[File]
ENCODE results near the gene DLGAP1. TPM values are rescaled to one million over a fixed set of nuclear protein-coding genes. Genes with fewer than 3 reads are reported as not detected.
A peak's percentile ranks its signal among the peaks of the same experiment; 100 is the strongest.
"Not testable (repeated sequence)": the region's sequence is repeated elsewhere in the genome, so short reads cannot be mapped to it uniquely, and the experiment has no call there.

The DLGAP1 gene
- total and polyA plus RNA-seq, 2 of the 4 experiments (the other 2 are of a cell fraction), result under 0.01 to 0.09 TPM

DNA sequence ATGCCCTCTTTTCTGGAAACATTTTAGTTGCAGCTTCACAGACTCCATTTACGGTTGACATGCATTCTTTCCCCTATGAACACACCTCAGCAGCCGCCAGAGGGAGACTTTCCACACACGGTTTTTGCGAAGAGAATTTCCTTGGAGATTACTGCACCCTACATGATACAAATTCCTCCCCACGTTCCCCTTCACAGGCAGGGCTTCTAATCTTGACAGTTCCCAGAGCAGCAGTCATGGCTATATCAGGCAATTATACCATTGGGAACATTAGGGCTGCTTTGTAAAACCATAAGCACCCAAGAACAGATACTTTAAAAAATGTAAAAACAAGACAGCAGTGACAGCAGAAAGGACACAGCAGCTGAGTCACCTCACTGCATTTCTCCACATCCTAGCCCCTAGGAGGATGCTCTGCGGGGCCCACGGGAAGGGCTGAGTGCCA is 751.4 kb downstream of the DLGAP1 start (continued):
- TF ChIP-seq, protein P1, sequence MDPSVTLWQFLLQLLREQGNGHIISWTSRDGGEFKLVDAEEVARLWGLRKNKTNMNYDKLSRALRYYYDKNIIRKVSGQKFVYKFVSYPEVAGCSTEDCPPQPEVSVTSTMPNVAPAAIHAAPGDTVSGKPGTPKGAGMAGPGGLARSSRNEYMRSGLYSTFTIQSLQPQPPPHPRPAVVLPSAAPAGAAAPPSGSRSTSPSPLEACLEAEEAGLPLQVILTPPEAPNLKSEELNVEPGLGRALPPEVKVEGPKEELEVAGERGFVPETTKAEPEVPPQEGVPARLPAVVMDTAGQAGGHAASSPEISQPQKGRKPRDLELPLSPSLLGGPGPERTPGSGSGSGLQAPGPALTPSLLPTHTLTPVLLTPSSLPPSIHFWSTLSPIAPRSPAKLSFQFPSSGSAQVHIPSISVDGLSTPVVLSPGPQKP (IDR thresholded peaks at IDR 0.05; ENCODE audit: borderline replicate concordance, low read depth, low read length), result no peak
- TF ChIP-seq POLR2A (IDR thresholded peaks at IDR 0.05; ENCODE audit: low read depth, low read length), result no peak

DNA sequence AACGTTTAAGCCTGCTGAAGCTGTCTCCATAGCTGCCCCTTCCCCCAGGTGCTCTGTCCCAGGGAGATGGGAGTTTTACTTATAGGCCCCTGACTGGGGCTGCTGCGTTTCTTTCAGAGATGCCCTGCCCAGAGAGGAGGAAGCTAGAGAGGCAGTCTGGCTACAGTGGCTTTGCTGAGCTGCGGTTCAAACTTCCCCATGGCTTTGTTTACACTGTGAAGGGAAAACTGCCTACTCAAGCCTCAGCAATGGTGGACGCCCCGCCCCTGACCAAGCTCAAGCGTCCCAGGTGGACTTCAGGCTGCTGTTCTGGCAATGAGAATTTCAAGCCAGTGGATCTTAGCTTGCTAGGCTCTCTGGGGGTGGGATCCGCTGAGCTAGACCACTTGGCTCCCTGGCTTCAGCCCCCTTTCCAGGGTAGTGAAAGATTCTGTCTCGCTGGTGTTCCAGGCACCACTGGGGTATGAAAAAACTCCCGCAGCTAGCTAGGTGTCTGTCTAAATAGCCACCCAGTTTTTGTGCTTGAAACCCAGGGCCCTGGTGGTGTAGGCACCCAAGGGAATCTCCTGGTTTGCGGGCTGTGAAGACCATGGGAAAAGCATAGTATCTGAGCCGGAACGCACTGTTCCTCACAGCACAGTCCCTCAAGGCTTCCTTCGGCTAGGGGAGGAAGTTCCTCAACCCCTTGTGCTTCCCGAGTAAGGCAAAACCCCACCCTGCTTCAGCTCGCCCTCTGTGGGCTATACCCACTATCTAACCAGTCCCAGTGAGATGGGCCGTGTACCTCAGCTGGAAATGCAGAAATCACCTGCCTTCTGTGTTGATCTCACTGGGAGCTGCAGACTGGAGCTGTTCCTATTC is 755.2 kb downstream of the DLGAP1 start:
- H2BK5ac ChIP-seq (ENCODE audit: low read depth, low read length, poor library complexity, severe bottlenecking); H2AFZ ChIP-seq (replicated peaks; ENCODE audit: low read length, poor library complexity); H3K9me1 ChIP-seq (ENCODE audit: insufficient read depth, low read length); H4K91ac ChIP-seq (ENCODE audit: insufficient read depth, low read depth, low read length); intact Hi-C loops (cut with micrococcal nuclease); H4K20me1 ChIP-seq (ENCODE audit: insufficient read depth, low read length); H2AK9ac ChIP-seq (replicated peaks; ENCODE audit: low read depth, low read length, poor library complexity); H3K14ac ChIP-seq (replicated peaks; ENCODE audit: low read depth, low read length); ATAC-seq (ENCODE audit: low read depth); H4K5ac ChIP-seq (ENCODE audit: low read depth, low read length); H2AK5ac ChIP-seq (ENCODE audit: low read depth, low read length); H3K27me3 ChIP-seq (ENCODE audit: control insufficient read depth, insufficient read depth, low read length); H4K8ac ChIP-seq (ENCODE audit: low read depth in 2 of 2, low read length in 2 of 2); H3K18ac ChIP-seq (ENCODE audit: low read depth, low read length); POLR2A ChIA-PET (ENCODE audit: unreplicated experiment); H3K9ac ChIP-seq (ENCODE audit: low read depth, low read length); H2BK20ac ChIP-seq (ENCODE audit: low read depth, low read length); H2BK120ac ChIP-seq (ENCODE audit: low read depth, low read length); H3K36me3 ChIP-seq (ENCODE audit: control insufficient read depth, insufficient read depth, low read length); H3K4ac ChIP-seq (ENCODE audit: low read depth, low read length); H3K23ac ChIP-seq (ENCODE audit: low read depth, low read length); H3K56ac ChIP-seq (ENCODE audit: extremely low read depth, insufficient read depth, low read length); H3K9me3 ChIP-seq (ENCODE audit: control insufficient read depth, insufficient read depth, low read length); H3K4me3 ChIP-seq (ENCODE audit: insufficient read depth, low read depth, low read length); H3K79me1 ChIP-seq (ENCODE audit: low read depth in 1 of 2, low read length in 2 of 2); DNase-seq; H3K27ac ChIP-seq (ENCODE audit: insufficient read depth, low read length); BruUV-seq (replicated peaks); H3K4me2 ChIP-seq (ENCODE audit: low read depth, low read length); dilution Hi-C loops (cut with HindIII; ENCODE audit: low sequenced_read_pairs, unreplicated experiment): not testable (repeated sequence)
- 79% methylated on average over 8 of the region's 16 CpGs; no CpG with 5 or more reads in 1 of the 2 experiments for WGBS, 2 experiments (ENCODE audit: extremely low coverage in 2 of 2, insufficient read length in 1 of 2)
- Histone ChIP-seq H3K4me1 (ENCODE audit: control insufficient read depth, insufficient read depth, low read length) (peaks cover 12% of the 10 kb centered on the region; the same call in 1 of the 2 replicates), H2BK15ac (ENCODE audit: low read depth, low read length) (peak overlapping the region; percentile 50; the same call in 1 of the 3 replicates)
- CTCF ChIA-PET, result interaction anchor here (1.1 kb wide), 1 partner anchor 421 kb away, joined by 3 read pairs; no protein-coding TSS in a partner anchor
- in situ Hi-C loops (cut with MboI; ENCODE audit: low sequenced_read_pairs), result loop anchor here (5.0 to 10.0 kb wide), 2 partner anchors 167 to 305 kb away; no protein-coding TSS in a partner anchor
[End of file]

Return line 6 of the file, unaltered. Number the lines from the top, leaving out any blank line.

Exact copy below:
DNA sequence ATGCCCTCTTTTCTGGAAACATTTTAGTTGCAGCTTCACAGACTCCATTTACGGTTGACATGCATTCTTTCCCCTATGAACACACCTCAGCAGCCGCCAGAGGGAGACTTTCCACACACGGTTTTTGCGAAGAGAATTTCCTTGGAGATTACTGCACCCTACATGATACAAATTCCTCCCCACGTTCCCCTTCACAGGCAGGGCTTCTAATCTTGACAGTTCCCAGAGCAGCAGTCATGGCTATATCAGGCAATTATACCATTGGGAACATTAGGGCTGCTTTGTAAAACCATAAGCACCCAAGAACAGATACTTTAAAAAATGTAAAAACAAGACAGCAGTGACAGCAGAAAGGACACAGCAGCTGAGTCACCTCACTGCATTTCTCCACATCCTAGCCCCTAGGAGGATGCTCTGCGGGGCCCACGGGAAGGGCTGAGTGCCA is 751.4 kb downstream of the DLGAP1 start (continued):